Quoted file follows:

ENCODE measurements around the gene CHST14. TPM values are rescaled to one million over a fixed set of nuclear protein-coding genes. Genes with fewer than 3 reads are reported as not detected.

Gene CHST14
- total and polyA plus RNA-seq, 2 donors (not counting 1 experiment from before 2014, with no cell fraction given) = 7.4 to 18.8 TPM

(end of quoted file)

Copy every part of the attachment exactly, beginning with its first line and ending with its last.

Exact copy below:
ENCODE measurements around the gene CHST14. TPM values are rescaled to one million over a fixed set of nuclear protein-coding genes. Genes with fewer than 3 reads are reported as not detected.

Gene CHST14
- total and polyA plus RNA-seq, 2 donors (not counting 1 experiment from before 2014, with no cell fraction given) = 7.4 to 18.8 TPM